Trusted Solaris Administrator's Procedures

Wildcard Entry and Prefix Length

A wildcard IP address is the IP address of a subnetwork. A subnetwork is defined by its IP address and its netmask. The netmask determines the prefix that has to be common to all the addresses belonging to a subnetwork.

For example, the IP address is a wildcard with a netmask = The subnet is made up of all the IP addresses between and A optional Prefix Length can be specified in the form of an integer. The prefix length determines the size of the subnet and is the number of 1 bits in the netmask.

Table 7-2 Wildcard Address, Netmask, and Prefix Length

class A addresses: a.0.0.0, or a 

class B addresses: a.b.0.0, or a.b  

class C addresses: a.b.c.0, or a.b.c  

netmask = 

netmask = 

netmask = 

prefix length = 8  

prefix length = 16  

prefix length = 24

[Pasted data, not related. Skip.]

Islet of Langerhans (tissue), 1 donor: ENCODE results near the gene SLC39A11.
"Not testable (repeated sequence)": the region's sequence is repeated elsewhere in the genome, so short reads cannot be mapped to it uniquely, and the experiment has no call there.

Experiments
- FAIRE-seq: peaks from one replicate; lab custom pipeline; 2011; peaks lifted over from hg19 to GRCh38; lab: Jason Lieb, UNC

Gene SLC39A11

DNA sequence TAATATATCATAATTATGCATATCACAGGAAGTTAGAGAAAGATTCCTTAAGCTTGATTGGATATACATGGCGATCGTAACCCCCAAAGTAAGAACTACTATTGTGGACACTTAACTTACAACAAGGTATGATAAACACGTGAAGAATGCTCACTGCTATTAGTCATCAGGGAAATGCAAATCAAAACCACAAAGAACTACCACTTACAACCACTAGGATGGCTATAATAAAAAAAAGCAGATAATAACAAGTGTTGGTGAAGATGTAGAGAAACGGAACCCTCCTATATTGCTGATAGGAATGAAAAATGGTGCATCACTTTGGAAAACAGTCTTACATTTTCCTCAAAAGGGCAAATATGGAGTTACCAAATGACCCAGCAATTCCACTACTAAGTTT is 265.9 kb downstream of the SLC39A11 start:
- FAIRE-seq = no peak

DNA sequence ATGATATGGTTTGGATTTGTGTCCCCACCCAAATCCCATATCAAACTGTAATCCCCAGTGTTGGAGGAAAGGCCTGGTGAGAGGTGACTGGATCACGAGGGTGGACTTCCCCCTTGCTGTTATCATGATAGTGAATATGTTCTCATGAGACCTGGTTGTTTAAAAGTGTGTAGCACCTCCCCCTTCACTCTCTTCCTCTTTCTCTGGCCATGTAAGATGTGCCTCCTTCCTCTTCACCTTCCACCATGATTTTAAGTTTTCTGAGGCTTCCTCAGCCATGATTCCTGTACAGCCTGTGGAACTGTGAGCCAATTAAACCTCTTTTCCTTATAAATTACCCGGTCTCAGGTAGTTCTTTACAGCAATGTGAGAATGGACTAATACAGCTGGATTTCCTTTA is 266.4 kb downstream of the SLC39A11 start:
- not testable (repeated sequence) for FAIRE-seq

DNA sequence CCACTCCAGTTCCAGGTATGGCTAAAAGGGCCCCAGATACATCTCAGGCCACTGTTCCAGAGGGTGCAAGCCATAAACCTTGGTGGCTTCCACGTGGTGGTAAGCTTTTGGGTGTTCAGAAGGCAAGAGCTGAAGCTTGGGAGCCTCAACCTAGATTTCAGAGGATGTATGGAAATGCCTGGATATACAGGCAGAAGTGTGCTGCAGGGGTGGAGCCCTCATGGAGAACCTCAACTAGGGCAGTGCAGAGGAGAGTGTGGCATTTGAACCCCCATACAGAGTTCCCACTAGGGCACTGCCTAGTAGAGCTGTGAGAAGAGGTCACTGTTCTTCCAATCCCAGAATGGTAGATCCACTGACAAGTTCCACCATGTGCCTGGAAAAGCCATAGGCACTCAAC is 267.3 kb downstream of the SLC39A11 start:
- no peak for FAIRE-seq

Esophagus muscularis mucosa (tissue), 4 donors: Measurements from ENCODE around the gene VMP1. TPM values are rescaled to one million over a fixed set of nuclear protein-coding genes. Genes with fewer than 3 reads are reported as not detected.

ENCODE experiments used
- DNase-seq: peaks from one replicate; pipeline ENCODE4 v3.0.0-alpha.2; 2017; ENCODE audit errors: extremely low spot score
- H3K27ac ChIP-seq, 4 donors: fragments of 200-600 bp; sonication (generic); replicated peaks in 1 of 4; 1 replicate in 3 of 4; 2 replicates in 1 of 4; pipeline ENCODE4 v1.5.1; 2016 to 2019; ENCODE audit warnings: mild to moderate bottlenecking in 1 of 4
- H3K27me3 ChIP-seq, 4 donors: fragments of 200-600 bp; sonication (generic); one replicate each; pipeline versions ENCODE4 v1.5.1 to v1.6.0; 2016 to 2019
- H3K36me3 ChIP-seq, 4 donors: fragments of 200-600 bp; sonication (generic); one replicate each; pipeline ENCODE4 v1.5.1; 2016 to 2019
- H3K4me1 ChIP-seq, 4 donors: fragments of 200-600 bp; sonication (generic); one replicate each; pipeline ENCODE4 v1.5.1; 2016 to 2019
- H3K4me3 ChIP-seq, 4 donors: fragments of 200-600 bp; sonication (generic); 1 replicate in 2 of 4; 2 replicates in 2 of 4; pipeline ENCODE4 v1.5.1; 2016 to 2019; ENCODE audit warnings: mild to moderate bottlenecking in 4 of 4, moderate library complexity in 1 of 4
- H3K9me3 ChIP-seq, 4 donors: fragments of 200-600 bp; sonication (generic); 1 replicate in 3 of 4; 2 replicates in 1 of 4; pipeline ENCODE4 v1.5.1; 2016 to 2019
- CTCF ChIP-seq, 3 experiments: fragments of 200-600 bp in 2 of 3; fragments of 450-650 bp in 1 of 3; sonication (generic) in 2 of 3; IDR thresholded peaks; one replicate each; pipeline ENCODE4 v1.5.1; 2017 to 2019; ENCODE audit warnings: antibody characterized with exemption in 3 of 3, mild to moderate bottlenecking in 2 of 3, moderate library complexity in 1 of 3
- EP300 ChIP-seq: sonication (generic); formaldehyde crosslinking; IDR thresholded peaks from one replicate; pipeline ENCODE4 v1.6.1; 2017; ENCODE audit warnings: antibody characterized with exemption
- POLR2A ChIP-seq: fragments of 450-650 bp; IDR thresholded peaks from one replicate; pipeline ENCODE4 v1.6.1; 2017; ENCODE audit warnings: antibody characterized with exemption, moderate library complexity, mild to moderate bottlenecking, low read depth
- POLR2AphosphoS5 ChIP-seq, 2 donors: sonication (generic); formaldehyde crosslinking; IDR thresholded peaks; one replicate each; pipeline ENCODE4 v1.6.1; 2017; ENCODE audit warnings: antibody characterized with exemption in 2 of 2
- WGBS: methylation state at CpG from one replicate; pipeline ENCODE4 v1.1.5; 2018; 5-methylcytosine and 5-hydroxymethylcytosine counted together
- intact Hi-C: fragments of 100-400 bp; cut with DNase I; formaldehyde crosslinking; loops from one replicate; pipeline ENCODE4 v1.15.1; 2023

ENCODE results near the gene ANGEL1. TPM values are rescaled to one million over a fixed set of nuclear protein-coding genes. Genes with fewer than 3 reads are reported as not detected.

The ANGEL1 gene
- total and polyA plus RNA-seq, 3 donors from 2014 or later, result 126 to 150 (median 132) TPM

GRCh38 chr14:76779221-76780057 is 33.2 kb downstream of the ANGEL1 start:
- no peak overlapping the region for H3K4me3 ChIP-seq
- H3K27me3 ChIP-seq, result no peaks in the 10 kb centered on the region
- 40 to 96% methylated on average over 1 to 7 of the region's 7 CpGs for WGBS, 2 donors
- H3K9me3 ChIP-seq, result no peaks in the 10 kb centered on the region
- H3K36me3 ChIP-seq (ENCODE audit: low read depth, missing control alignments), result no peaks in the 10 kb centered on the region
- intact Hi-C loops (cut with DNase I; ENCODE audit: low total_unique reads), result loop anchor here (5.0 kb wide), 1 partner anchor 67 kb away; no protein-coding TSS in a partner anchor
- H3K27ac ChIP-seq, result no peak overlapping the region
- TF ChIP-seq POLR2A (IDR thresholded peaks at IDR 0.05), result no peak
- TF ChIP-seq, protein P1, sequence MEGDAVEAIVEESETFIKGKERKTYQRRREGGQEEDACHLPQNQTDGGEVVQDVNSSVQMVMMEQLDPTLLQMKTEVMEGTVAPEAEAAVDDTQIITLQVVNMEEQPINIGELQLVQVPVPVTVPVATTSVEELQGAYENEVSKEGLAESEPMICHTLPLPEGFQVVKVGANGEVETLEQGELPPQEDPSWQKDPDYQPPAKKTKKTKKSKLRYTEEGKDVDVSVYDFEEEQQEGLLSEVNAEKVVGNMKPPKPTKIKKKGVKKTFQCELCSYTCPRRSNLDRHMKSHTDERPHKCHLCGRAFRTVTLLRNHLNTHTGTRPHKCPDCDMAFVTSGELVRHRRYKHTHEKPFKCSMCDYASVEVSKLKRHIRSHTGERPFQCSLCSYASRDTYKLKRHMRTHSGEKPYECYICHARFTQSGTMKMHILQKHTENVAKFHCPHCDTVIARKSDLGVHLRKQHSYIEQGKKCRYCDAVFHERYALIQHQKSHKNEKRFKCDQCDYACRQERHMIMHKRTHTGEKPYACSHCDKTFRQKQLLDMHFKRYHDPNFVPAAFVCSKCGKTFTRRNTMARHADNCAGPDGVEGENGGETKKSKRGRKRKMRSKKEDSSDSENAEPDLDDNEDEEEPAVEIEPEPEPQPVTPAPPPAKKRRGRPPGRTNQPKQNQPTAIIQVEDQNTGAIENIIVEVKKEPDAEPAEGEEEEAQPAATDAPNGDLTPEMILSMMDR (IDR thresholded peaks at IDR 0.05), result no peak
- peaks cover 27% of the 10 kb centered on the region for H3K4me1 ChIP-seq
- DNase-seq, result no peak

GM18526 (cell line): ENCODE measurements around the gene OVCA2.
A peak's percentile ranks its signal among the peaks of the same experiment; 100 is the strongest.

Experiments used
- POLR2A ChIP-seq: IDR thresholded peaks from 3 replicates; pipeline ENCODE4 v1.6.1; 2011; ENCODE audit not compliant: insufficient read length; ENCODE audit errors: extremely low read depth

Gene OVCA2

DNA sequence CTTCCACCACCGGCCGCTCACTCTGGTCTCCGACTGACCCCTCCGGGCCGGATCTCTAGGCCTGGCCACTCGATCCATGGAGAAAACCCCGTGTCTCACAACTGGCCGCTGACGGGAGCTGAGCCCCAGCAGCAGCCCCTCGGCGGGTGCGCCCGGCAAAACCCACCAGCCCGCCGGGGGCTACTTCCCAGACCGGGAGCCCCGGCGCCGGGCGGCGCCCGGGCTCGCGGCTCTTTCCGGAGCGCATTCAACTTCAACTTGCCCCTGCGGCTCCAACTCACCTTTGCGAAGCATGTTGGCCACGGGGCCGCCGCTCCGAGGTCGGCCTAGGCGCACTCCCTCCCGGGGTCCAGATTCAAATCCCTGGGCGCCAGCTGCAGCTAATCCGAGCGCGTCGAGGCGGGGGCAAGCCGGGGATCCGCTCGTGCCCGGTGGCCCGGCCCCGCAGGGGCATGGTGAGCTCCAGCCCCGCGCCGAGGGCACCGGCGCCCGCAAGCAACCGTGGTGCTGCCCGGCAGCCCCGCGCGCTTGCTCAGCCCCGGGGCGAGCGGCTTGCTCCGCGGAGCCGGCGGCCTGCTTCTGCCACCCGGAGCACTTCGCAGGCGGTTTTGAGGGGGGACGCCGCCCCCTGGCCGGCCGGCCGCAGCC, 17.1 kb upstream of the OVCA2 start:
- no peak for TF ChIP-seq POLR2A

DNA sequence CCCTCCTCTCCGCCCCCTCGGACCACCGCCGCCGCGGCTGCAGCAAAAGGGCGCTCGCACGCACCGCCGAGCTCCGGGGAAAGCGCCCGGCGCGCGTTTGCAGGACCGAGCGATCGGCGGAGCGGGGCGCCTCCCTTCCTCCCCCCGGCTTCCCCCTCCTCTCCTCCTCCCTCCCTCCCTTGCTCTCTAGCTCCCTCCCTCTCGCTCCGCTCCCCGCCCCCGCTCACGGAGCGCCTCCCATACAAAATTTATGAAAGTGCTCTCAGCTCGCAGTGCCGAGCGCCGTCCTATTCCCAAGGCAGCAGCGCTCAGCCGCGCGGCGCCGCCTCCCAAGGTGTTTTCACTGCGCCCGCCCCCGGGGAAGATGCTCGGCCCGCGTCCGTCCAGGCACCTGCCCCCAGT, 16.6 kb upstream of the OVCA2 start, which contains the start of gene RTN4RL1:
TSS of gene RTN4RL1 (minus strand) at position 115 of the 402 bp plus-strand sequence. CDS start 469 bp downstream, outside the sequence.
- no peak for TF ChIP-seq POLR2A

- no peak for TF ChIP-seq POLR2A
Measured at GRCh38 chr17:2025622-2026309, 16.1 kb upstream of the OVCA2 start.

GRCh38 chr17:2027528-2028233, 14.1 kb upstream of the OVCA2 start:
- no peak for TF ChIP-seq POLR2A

With variable-length subnetting, the prefix length does not have to be a multiple of 8. For example, you can have the IP address, with a netmask =, and a prefix length = 27, covering the addresses between and IPv4 network addresses can have a prefix length between 1 and 32. IPv6 network addresses can have a prefix length between 1 and 128.

The trusted network software looks first for an entry that specifically assigns the host to a template, and if it does not find a specific entry, the software looks for the subnetwork entry that best matches the hosts's IP address (a subnetwork with the longest prefix length to which that address belongs).

If a computer's IP address cannot be matched to an entry, communication with that computer is not permitted.

A default entry matches all computers that are not otherwise matched by other entries.

Sites that need to strictly control remote access should remove the entry. They should also assess whether to use any wildcard addresses. For more information, see the tnrhdb(4) man page.)